• Am I eligible for this clinical trial?
  • What is the treatment?
  • How long will the clinical trial last?
  • How do researchers think the treatment being studied differs from my current treatment plan?
  • How will I know if it is working?
  • Why is this trial being done?
  • Why is it believed that the treatment being studied may be better than the standard treatment?
  • What are my other options (standard treatments, other studies)?
  • What were the results of any previous studies of this new treatment?
  • What are the possible side effects or risks of the new treatment?
  • What are the possible benefits?
  • How will the doctor measure if the treatment is working?
  • Can I choose to continue to get this treatment after the trial ends?
  • What kinds of procedures or tests are involved?
  • What impact will the trial have on my daily life?
  • Will I have to travel to receive treatment? Will I be compensated for expenses?
  • How often will I need to travel to receive treatment?
  • Will I have to be hospitalized as part of the trial?
  • What type of long-term follow-up care will be done?
  • Will I still be under the care of my doctor, or will I see someone different?
  • What costs (if any) will be my responsibility to pay?
 

 

Dispelling the myths of cancer clinical trials

MYTH: Some participants in a clinical trial will get a placebo (sugar pill) instead of treatment.
FACT: Participants in cancer clinical trials will receive the standard of care as a foundation and then the experimental treatment or a placebo will be added to it. They will never receive a placebo instead of a cancer treatment.
 
MYTH: Clinical trials are not safe.
FACT: Clinical trials have many built-in safeguards to ensure that participants’ rights and safety are protected. These safeguards include an institutional review board, data and safety monitoring board, and an ongoing informed consent process.
 
MYTH: Clinical trials are only for people who have no other options for treatment (a “last resort”).
FACT: Clinical trials of cancer treatment may be available for individuals with cancer of all types and stages.
 
MYTH: The cost of care in a clinical trial is not covered by health insurance.
FACT: Under the new health care laws, patient-care costs (such as going to the doctor, hospital stays or certain testing procedures) may be covered by insurance. It’s common, but not guaranteed, for the trial sponsor to cover research costs directly related to the study, and insurance does not typically cover research costs. Any questions about coverage should be provided before entering into a clinical trial.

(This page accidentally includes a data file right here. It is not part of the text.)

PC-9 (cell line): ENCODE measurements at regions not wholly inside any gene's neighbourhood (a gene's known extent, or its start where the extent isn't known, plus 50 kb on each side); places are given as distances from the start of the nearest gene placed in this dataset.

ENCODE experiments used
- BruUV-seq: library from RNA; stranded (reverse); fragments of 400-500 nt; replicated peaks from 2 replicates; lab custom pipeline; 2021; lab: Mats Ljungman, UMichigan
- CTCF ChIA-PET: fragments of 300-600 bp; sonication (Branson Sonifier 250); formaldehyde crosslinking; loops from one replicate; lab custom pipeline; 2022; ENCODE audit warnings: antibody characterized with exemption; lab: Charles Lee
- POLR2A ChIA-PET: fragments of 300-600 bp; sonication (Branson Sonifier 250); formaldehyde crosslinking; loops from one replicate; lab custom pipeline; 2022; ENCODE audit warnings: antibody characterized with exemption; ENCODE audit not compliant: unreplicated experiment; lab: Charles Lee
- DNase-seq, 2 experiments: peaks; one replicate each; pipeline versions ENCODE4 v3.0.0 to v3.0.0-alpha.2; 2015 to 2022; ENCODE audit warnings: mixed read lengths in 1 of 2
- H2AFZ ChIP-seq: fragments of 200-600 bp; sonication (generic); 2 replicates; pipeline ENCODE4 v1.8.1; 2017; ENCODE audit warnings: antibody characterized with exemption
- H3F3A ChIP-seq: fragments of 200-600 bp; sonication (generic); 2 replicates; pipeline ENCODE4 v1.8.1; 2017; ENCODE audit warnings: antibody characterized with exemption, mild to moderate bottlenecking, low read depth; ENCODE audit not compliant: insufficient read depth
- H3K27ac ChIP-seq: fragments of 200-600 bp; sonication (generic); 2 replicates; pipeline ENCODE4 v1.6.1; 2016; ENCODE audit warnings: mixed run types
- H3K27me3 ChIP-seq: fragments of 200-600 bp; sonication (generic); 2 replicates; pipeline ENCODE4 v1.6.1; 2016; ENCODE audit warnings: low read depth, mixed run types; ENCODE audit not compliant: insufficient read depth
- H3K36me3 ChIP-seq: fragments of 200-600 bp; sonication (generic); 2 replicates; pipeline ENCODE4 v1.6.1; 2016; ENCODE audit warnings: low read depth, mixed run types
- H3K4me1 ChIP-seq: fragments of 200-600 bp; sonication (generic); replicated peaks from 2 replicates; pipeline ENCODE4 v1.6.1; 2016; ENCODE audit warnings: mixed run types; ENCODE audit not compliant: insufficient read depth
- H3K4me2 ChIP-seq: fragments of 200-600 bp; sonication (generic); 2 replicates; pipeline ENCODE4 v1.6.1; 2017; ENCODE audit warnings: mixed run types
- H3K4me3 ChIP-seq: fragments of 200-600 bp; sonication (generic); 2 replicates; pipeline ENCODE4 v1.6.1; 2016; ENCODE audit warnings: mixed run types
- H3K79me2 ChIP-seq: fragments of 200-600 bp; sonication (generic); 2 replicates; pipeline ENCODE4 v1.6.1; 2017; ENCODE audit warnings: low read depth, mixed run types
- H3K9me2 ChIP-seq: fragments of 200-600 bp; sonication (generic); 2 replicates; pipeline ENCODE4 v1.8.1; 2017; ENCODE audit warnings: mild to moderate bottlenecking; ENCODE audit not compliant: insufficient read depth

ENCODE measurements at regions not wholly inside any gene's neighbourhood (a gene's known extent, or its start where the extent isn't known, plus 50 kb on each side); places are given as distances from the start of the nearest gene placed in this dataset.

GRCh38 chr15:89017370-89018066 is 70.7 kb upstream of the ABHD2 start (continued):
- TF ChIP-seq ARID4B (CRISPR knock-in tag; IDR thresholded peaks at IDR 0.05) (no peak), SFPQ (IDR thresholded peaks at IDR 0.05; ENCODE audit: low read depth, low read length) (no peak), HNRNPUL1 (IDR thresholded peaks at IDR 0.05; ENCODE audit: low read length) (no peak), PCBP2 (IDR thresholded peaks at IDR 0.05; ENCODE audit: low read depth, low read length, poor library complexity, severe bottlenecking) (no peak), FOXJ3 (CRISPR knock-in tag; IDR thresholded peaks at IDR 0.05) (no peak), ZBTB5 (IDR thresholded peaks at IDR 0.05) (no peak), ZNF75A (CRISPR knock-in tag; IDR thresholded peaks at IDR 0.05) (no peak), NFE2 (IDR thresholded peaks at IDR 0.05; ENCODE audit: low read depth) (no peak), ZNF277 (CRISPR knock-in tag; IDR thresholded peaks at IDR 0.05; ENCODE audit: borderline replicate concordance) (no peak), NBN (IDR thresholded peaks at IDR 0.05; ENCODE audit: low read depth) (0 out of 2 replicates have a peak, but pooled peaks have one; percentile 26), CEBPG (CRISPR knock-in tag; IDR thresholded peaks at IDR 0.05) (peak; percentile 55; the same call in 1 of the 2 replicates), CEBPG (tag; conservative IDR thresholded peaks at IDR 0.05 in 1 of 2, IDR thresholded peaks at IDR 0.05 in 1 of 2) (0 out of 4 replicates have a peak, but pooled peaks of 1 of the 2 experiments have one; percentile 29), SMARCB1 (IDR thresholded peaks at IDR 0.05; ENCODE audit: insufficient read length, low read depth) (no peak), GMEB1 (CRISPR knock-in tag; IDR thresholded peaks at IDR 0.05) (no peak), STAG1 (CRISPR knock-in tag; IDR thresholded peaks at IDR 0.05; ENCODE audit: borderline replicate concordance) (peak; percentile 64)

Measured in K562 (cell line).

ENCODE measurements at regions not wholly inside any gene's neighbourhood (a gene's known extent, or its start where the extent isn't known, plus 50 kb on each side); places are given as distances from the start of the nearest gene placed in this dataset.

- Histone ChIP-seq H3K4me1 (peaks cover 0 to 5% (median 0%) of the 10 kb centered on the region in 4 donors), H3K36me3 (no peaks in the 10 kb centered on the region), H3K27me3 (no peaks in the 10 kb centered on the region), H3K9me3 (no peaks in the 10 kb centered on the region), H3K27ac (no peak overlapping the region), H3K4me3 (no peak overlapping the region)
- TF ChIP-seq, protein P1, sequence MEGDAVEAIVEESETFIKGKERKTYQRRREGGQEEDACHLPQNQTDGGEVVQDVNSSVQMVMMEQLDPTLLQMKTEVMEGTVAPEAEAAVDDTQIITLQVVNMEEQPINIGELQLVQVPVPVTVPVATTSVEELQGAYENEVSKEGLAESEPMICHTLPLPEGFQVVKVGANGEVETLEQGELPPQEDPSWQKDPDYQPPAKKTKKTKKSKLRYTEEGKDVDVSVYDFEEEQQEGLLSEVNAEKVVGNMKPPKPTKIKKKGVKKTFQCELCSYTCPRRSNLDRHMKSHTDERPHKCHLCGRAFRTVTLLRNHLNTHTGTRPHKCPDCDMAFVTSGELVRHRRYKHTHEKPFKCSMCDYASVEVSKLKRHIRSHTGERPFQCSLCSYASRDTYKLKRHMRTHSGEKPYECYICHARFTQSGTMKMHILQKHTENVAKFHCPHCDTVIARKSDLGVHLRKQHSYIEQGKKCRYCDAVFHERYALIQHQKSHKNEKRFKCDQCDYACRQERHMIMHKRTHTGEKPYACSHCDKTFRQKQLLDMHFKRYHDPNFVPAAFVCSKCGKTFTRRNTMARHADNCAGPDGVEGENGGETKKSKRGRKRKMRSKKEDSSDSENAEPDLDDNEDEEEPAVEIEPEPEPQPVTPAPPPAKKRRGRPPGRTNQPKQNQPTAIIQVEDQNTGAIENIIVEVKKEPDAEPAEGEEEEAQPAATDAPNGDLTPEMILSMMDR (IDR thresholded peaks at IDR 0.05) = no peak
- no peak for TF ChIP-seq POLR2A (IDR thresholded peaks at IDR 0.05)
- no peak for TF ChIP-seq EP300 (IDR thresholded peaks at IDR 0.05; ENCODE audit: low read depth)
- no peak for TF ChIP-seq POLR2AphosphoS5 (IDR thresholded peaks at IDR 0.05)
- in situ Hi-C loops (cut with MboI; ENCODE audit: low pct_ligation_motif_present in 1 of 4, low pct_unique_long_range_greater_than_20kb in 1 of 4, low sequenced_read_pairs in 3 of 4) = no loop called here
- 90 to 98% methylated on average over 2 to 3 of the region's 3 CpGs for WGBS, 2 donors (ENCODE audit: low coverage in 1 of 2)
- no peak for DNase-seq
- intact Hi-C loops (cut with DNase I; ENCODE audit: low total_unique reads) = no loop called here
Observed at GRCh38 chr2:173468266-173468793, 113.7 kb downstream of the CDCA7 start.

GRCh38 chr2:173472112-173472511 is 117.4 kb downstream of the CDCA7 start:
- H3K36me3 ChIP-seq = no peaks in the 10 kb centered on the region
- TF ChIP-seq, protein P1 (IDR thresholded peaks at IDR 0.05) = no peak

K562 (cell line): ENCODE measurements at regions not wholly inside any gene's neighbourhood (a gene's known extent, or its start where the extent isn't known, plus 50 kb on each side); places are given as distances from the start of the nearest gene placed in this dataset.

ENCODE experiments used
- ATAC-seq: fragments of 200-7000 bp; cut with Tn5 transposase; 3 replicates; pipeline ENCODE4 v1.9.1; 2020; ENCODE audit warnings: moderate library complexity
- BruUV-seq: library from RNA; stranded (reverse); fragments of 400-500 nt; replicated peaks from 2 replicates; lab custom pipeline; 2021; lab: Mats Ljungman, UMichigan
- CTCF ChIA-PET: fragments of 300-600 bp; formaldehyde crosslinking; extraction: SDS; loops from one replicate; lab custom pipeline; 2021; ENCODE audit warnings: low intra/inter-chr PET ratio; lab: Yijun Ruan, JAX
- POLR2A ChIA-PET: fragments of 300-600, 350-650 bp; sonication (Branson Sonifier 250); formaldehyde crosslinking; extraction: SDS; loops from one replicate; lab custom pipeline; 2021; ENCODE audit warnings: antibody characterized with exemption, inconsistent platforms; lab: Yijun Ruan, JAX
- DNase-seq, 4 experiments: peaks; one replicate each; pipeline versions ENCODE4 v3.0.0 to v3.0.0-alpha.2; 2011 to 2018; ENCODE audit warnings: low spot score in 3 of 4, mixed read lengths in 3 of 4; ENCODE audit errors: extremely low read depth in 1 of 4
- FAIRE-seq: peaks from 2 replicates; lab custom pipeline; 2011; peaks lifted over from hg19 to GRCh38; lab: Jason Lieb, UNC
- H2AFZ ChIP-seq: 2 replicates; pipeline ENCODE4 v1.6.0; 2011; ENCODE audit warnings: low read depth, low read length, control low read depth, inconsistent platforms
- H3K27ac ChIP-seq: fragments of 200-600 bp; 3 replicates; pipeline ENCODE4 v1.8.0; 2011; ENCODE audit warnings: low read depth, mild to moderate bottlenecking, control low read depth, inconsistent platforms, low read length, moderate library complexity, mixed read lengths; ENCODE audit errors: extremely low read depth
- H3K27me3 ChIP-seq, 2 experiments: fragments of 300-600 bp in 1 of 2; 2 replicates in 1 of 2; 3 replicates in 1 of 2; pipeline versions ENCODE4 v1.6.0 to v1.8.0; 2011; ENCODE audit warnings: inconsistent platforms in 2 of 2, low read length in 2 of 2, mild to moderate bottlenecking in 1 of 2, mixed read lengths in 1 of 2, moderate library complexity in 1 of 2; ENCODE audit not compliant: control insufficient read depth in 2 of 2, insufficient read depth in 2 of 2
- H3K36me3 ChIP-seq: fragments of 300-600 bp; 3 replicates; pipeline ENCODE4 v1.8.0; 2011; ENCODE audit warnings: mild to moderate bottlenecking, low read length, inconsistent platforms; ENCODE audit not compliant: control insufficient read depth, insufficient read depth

MYTH: Clinical trials only take place at large hospitals or cancer centers.
FACT: Many clinical trials take place at local hospitals, cancer centers and doctors’ offices. Clinical trials occur in all parts of the country, in both rural and urban areas.
 
MYTH: Signing a consent form to participate “locks” you into staying in a trial.
FACT: Once you have signed a consent form, you are free to change your mind and not participate. You can also decide to drop out of a trial at any time for any reason.
 
MYTH: A clinical trial must be recommended by a doctor in order for a person to participate.
FACT: If your doctor does not talk to you about clinical trials, raise the topic yourself. You can also search for clinical trials online; contact information for trials is given in the box below.
 
MYTH: Clinical trials involve treatments with unknown safety and efficacy.
FACT: Phase III clinical trials involve treatments that have been shown to be safe and effective in earlier phase trials. Phase III trials also include treatment with the standard of care, which has well-established evidence of safety and efficacy. Phase I and II trials are based on the results of preclinical trials showing the potential for efficacy and are carefully designed to ensure the safety of participants.
 
MYTH: Participants in clinical trials are treated like “guinea pigs.”
FACT: The overwhelming majority of clinical trial participants (97 percent) say they were treated with dignity and respect; 93 percent report having a positive experience in the trial.

 

 

Find a Clinical Trial